Ohio Legislature to Consider Heartbeat Ban (UPDATED)

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Ohio Legislature to Consider Heartbeat Ban (UPDATED)

Robin Marty

Ohio's new heartbeat bill, which could make abortion illegal as early as six weeks from the pregnant person's last menstrual period, will be introduced at a Thursday afternoon press conference.

UPDATE, August 15, 9:30 a.m.: The Associated Press reports that Ohio’s new heartbeat bill will be introduced at a Thursday afternoon press conference that will feature Jim Bob and Michelle Duggar, the stars of TLC’s 19 Kids and Counting.

Members of the anti-choice group Faith2Action have spent years trying and failing to get the Ohio legislature to pass a ban on abortions at the point when an embryonic heartbeat can be detected. Now it is being reported that the legislature may soon revisit the possibility of a heartbeat ban in the state.

According to the Columbus Dispatch, state Rep. Christina Hagan (R-Alliance) may propose a heartbeat ban as early as this week, with the support of longtime house member and heartbeat ban supporter Rep. Lynn Wachtmann (R-Napoleon). Rep. Wachtmann was the chief sponsor of the failed 2011 version of the bill, which passed the Ohio house but did not make it to the senate for a vote.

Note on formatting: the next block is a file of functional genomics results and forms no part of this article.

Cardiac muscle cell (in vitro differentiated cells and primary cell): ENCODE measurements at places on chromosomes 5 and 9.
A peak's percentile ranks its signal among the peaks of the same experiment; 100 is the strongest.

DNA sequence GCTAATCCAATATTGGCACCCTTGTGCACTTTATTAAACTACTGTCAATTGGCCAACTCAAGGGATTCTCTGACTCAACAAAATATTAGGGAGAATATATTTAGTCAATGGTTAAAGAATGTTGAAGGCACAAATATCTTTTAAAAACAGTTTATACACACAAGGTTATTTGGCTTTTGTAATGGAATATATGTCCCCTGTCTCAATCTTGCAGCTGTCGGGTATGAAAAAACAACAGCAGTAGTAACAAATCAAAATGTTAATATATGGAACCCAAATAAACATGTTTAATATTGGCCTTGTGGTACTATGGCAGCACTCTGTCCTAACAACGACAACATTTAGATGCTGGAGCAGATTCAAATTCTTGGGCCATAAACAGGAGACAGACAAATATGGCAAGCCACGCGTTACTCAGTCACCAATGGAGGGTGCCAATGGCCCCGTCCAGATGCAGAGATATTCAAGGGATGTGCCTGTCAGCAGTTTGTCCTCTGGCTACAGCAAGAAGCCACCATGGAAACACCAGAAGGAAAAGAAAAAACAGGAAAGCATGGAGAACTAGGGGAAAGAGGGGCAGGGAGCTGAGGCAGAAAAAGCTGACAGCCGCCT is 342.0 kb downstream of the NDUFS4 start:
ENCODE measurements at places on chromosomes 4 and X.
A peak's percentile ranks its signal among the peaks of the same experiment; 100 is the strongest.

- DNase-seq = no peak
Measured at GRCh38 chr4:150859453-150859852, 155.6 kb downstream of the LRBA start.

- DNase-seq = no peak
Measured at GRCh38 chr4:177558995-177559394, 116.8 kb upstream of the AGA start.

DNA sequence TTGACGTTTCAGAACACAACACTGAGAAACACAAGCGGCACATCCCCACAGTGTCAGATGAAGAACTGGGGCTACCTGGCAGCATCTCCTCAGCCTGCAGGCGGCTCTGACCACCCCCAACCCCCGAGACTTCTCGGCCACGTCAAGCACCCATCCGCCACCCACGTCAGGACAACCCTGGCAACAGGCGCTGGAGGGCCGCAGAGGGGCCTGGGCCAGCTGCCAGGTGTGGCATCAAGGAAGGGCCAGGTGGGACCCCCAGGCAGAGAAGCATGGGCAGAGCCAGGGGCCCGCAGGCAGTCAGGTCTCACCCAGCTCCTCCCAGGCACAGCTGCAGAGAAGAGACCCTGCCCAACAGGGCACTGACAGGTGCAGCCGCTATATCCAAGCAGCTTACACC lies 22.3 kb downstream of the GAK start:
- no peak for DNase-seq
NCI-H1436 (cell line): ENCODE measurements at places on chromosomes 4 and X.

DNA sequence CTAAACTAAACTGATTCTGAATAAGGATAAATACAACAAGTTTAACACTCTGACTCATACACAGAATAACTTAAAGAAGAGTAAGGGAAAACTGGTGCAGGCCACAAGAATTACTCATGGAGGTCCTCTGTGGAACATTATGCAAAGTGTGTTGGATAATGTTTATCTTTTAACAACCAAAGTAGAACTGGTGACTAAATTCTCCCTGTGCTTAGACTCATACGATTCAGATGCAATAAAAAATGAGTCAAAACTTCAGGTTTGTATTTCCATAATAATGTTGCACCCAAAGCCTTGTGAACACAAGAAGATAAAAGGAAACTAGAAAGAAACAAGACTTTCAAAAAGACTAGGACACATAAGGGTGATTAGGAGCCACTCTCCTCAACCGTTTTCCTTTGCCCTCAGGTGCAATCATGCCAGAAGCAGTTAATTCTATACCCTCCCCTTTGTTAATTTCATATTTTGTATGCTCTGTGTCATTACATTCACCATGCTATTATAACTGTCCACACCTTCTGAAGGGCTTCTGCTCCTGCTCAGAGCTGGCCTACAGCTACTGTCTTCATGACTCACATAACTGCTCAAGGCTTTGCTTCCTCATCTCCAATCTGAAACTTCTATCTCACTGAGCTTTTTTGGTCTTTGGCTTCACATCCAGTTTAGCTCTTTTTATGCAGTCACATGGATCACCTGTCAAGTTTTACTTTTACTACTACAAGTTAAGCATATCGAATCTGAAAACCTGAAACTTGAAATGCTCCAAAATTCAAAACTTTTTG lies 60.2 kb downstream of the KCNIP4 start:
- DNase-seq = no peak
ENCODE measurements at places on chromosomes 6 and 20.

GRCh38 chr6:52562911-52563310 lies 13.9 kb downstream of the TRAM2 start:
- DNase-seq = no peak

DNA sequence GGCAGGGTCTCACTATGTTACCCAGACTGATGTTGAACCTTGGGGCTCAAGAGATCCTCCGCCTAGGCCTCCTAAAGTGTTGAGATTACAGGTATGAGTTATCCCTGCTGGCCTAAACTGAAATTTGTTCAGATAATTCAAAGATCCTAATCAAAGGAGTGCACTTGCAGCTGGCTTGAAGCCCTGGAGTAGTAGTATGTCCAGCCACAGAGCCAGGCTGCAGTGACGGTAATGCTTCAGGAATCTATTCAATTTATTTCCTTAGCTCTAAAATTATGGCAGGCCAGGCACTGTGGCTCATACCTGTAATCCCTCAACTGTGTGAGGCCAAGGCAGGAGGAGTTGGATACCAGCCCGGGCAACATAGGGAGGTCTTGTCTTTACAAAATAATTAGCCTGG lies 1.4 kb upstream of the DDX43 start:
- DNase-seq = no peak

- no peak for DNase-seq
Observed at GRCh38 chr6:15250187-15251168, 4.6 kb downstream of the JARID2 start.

The ban, which could make abortion illegal as early as six weeks from the pregnant person’s last menstrual period, which is before many people become aware they are pregnant, is expected to be introduced around the same time that Rep. Hagan will appear at a fundraising event for Faith2Action.

Roe is gone. The chaos is just beginning.

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Republican House Speaker Bill Batchelder said at the beginning of this year that “there is no question” a heartbeat ban would be reintroduced at some point during the 2013 session.

Within the last year, a version of a heartbeat ban has passed in both North Dakota, which aims to ban abortions as soon as a heartbeat can be detected, and Arkansas, which restricts abortions after 12 weeks of pregnancy. Federal judges, in two separate cases, seeking to determine the constitutionality of the restrictions, are reviewing both laws. (In North Dakota, U.S. District Judge Daniel L. Hovland has blocked the abortion ban from taking effect while a lawsuit challenges its constitutionality.)